April 26 or 27, 1941 — Pathe newsreel footage of the Newhall-Saugus Rodeo at Bonelli Ranch, which would come to be called "Saugus Speedway." (Auto racing had started in 1939 but the arena wouldn't be renamed
until later.) Film released by British Pathe in 2014.
Title card reads: "Rodeo on the Road."
Courtesy of Stan Walker.
The future Saugus Speedway was built originally as a rodeo arena in 1927 by Roy Baker, brother of shoe magnate C.H. Baker.
Roy Baker purchased the 40-acre property east of Bouquet Junction in 1923 for the purpose of breeding and selling show and pleasure horses.
To that end he imported saddle brood mares from Kentucky and studded them with a pedigreed, chestnut-colored saddlebred stallion named Peavine McDonald (b. 1910),
which sired five pedigreed mares and four pedigreed colts between 1920 and 1936.
Baker advertised that he had 2,500 acres of grazing land and also offered training and boarding services for outside horses.
Probably to attract horse buyers to his ranch in faraway Saugus, Baker staged rodeos. Some references suggest he
built a 12,000-seat arena in 1924, but this is dubious. (Promoter Bob Anderson organized a local rodeo in 1924, but its exact location is unclear, and it wouldn't
have had grandtands.) Anderson did hold the annual rodeo on Baker's property in April 1926. That December,
Baker and Anderson started construction on a new stadium, complete with partially covered grandstand seating and a quarter-mile oval track.
When it opened May 1, 1927, it seated 18,000 fans, and thousands more had to be turned away for lack of room.
Over the next decade, ownership of the arena
would change hands three more times.
As with a majority of the American populace, Baker was hit hard financially by the Great Depression of 1929 and was forced
to sell the stadium to cowboy actor Hoot Gibson in 1930. Gibson continued to hold rodeos at the stadium and drew a Hollywood crowd
including famous actors such as William S. Hart, Harry Carey, Tom Mix, and John Wayne. He also used the stadium as a movie set
or leased it to other companies for film making.
But Gibson felt the effects of the Depression, as well. In September 1933 he appeared in a Los Angeles courtroom and pleaded poverty,
saying he had no assets with which to repay a $2,500 loan. He testified that he owned a one-third interest in Hoot Gibson Inc., which owned
the Saugus rodeo, and that it was in arrears.
In 1934, Gibson sold the stadium to Paul Hill, owner of the Western Livestock Stockyards, who continued to call it the Hoot Gibson Rodeo.
As with his predecessors, however, the stadium brought
Hill financial hardship when it was hit by the Great Flood of March 2, 1938. Heavy rains that year caused a river of water to flow down
Soledad Canyon and filled the ranch home and arena with mud and debris. As reported in the Los Angeles
Times, the "old buildings ... collapsed during the March floods" and the arena was built anew.
Nonetheless, Hill lost the ranch sometime after the April 1938 rodeo. According to Reynolds,
the property was repossessed by
the bank. In 1939, ownership passed to William Bonelli, and it was renamed Bonelli Stadium.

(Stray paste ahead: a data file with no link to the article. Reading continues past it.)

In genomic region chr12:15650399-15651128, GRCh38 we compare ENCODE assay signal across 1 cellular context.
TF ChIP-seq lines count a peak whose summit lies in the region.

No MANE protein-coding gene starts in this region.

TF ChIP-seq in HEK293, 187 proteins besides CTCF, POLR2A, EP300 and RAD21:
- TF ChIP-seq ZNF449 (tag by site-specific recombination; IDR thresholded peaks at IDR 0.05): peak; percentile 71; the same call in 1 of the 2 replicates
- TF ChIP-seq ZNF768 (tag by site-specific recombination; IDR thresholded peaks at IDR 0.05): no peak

Bonelli, a professor of economics at Occidental College,
continued the annual rodeo tradition
for a number of years but introduced auto racing in 1939 on a more frequent schedule; ultimately auto racing became the primary draw and Bonelli
renamed the arena Saugus Speedway.
Occasional rodeos and circuses continued until at least the late 1960s, auto racing until 1995. The facility was sometimes used for
concerts before the grandstands were removed in 2012 (the originals had been replaced in 1955). The venue continues to host an outdoor swap meet.
British Pathé releases 85,000 films on YouTube
British Pathé Archive, April 17, 2014 — Newsreel archive British Pathé has uploaded its entire collection of 85,000 historic films, in high resolution, to its YouTube channel. This unprecedented release of vintage news reports and cinemagazines is part of a drive to make the archive more accessible to viewers all over the world.
"Our hope is that everyone, everywhere who has a computer will see these films and enjoy them," says Alastair White, General Manager of British Pathé. "This archive is a treasure trove unrivalled in historical and cultural significance that should never be forgotten. Uploading the films to YouTube seemed like the best way to make sure of that."
British Pathé was once a dominant feature of the British cinema experience, renowned for first-class reporting and an informative yet uniquely entertaining style. It is now considered to be the finest newsreel archive in existence. Spanning the years from 1896 to 1976, the collection includes footage — not only from Britain, but from around the globe — of major events, famous faces, fashion trends, travel, sport and culture. The archive is particularly strong in its coverage of the First and Second World Wars.
Alastair White continues: "Whether you're looking for coverage of the Royal Family, the Titanic, the destruction of the Hindenburg, or quirky stories about British pastimes, it'll be there on our channel. You can lose yourself for hours."
This project is being managed by German company Mediakraft, which has been responsible for numerous past YouTube successes. The company will be creating new content using British Pathé material, in English and in foreign languages.